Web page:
The major finding [of neuoreconomist Paul Zak and Ahlam Fakhar] is that factors that raise overall levels of oxytocin and/or estrogens (which increase oxytocin uptake) affect country-level measures of trust. Most prominently, these include the consumption of healthy foods (especially vegetables and fruits), clean environments, and some social behaviors. These are independent of the economic and legal factors that support trust and therefore provide a new rationale for governments and NGOs seeking provide healthier environments in developing countries: raising trust stimulates economic growth. Lastly, the strongest factor by far associated with a country's level of trust is...self-reported happiness. While the causation is likely bidirectional, we now know that trusting people are happier.
I suppose dropping oxytocin bombs across the middle east would run afoul of chemical weapons treaties.
The 'Long Tail' of tail: crowdsourcing pioneer Joe Francis
Volunteer-generated content. The amateurization of media. Crowdsourcing. "Girls Gone Wild" has been on the leading edge of Media 2.0 trends since the late 90s. Claire Hoffman profiles its founder, Joe Francis:
The "Girls Gone Wild" empire is built on a "Long Tail" of tail: a seemingly-inexhaustible population of drunken young women, seizing the momentary exhilaration of exhibitionism plus a minute or two of direct-to-video porn-fame. Camera crews with giveaway t-shirts, panties, and hats create an "architecture of participation" which generates the "emergent, not predetermined user behavior" of spontaneous public nudity -- and then more raunchy behavior back in hotel rooms and the "Girls Gone Wild" party tour buses.
And if Francis invites you back to the bus bedroom, he may even show you his version of "small pieces, loosely joined" -- whether you want him to or not.
Firms in more concentrated industries earn lower returns, even after controlling for size, book-to-market, momentum, and other return determinants. Explanations based on chance, measurement error, capital structure, and persistent in-sample cash flow shocks do not explain this finding. Drawing on work in industrial organization, we posit that either barriers to entry in highly concentrated industries insulate firms from undiversifiable distress risk, or firms in highly concentrated industries are less risky because they engage in less innovation, and thereby command lower expected returns. Additional time-series tests support these risk-based interpretations.
Meanwhile, 25 years of giant trade deficits haven't changed the United States to a debtor nation, according to Harvard's Ricardo Hausmann and Federico Sturzenegger. In their paper U.S. and global imbalances:
can dark matter prevent a big bang?, they suggest the United States has remained in the same net creditor position for decades:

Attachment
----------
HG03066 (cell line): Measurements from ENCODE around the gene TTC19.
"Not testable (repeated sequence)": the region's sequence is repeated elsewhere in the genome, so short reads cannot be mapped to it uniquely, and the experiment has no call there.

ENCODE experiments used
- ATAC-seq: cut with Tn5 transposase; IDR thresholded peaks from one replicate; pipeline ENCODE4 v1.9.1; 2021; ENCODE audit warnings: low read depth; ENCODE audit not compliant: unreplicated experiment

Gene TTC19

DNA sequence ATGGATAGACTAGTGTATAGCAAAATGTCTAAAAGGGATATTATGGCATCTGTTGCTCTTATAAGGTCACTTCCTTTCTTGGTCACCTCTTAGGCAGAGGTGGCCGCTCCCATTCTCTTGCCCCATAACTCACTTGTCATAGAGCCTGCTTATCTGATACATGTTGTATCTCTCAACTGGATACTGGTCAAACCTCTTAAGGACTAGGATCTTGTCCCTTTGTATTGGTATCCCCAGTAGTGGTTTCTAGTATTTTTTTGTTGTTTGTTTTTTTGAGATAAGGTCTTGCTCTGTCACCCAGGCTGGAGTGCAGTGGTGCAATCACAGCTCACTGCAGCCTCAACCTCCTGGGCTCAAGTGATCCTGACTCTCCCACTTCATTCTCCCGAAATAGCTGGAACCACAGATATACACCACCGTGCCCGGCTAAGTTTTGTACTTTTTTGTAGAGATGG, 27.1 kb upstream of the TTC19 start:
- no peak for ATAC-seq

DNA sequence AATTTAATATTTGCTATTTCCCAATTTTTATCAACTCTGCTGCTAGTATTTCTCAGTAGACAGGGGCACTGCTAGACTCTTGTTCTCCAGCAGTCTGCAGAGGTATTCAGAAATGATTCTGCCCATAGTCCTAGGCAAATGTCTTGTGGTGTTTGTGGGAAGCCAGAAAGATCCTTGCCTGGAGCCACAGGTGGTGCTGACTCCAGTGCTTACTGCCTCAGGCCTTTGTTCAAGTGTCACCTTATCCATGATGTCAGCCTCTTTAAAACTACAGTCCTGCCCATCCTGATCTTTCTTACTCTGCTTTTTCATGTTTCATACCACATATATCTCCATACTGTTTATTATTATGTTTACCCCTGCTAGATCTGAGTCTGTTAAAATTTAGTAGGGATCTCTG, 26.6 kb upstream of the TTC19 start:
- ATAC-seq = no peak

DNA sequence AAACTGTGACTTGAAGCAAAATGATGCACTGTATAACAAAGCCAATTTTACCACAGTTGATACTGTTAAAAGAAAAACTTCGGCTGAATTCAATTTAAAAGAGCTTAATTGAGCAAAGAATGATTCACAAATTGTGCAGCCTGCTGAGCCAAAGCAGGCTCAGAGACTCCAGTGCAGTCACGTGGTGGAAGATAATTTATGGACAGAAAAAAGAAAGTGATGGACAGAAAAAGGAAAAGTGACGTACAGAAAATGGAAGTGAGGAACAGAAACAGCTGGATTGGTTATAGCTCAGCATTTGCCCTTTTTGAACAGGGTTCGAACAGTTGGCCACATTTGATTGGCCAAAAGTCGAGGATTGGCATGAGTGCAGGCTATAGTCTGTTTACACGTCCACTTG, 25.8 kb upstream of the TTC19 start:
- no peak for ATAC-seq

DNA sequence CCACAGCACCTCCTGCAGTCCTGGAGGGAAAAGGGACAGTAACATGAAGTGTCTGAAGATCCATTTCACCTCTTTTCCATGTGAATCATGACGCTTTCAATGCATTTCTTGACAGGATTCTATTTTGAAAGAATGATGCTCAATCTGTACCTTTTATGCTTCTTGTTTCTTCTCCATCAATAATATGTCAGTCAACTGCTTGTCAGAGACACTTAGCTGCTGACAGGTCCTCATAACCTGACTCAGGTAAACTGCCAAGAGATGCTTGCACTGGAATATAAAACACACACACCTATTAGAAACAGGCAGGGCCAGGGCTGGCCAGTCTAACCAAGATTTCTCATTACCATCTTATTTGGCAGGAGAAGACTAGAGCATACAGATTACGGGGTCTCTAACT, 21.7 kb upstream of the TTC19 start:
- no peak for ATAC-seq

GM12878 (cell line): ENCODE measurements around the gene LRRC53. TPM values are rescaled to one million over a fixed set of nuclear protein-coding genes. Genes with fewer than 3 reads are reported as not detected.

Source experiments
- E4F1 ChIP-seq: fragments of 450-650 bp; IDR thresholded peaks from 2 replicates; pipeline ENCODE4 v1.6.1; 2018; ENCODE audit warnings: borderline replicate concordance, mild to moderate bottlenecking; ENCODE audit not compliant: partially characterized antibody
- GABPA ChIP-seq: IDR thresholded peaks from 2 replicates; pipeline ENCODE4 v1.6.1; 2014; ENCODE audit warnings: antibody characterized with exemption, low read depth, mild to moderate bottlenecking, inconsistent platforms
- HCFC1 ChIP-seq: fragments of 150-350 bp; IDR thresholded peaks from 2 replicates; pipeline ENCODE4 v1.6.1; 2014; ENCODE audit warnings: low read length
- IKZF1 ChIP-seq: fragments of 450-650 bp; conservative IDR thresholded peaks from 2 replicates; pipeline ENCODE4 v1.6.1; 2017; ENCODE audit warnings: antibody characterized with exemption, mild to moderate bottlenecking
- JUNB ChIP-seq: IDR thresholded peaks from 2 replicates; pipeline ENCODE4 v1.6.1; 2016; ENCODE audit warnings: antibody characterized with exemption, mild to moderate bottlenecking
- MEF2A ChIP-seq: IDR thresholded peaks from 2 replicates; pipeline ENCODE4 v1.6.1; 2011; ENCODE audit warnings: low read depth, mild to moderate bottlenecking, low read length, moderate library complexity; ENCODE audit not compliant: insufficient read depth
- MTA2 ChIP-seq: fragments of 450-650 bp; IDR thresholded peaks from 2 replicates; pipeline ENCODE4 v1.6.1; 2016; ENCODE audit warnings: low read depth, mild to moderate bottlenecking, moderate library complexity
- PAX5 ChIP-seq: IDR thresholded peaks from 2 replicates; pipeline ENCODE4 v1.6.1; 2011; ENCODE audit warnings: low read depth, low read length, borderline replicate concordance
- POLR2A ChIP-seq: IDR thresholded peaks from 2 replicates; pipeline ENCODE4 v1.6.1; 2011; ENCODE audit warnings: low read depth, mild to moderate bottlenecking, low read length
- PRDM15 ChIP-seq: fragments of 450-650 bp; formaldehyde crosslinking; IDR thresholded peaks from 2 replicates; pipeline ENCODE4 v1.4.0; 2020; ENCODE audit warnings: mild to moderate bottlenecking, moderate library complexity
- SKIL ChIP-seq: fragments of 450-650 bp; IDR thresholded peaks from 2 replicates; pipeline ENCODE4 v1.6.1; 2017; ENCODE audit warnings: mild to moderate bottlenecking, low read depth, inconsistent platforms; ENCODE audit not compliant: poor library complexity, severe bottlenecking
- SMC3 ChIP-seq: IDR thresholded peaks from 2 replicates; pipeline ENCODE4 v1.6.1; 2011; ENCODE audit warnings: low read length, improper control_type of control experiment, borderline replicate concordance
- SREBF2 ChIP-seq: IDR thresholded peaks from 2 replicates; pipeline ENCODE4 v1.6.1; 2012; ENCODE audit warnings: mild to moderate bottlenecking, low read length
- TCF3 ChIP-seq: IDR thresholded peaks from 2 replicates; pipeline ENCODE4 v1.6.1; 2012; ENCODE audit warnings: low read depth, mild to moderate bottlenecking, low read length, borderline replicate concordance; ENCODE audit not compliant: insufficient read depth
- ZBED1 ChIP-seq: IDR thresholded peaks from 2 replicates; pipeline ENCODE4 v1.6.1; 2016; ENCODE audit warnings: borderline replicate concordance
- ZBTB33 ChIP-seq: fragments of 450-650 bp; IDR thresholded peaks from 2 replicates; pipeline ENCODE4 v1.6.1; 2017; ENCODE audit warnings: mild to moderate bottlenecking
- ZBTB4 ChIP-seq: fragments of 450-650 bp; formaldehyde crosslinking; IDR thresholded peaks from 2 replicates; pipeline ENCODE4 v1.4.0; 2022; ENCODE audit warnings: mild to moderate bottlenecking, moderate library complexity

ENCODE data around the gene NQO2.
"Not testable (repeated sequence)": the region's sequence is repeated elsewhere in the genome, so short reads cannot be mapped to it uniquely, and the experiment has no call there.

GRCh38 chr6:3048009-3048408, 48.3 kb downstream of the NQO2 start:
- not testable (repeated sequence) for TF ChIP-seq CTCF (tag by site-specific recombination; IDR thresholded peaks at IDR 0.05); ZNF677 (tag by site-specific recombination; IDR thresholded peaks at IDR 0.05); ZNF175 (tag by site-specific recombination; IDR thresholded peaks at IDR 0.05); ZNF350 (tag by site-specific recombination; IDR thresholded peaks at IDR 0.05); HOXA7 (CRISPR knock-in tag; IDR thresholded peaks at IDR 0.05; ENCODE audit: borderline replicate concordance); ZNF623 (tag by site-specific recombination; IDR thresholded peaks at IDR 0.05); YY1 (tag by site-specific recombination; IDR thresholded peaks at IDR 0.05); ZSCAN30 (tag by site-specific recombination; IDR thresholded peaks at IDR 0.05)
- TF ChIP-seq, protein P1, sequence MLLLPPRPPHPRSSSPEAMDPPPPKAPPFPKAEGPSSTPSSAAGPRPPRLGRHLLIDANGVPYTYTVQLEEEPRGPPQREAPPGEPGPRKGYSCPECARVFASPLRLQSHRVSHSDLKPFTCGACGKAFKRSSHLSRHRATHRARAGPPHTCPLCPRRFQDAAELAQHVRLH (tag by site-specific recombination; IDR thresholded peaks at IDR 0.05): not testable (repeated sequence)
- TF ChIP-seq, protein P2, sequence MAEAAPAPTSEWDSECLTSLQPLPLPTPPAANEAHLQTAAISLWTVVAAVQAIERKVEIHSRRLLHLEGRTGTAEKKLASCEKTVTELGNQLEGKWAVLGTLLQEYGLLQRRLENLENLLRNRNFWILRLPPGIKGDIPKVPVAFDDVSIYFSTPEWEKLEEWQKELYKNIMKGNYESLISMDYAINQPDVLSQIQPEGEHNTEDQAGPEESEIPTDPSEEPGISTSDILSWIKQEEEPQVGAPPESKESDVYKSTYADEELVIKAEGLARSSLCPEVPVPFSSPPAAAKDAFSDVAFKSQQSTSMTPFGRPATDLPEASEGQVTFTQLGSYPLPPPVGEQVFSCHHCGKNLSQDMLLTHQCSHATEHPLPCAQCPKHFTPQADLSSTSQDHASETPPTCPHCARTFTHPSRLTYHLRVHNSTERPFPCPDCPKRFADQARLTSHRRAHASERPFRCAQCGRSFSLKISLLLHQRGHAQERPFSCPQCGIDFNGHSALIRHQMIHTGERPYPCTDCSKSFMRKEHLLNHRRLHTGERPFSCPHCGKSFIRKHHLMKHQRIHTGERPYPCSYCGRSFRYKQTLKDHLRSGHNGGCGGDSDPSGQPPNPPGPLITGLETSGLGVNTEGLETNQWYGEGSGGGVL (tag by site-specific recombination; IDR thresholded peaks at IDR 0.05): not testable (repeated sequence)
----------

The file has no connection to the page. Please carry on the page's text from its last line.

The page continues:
In a nut shell our story is very simple. The
income generated by a country’s financial
position is a good measure of the true value of
its assets. Once assets are valued accordingly,
the US appears to be a net creditor, not a net
debtor and its net foreign asset position appears
to have been fairly stable over the last 20 years.
The bulk of the difference with the official story
comes from the unaccounted export of knowhow
carried out by US corporations through
their investments abroad, explaining why the US
appears to be a consistently smarter investor,
making more money on its assets than it pays
on its liabilities and why the rest of the world
cannot wise up. In addition, the value of this
dark matter seems to be rather stable, indicating
that they are likely to continue to compensate
for the measured trade deficit.
Finally, the officially reported 2005 federal budget deficit came in around $300 billion, lower than the originally expected $400 billion. But, if tallied using the same rules that apply for private companies, the 2005 federal budget deficit was $760 billion. And, once increases in Social Security and Medicare liabilities are counted, the 2005 deficit was actually $3.5 trillion. Yes, that's deficit not debt and trillion with a 't'.
Dennis Cauchon covered the issues in his USA Today story, What's the real federal deficit? -- and the problem reaches back even to the 'surplus' years of the late 90s:
Congress and the president are able to report a lower deficit mostly because they don't count the growing burden of future pensions and medical care for federal retirees and military personnel. These obligations are so large and are growing so fast that budget surpluses of the late 1990s actually were deficits when the costs are included.
The Clinton administration reported a surplus of $559 billion in its final four budget years. The audited numbers showed a deficit of $484 billion.
In addition, neither of these figures counts the financial deterioration in Social Security or Medicare. Including these retirement programs in the bottom line, as proposed by a board that oversees accounting methods used by the federal government, would show the government running annual deficits of trillions of dollars.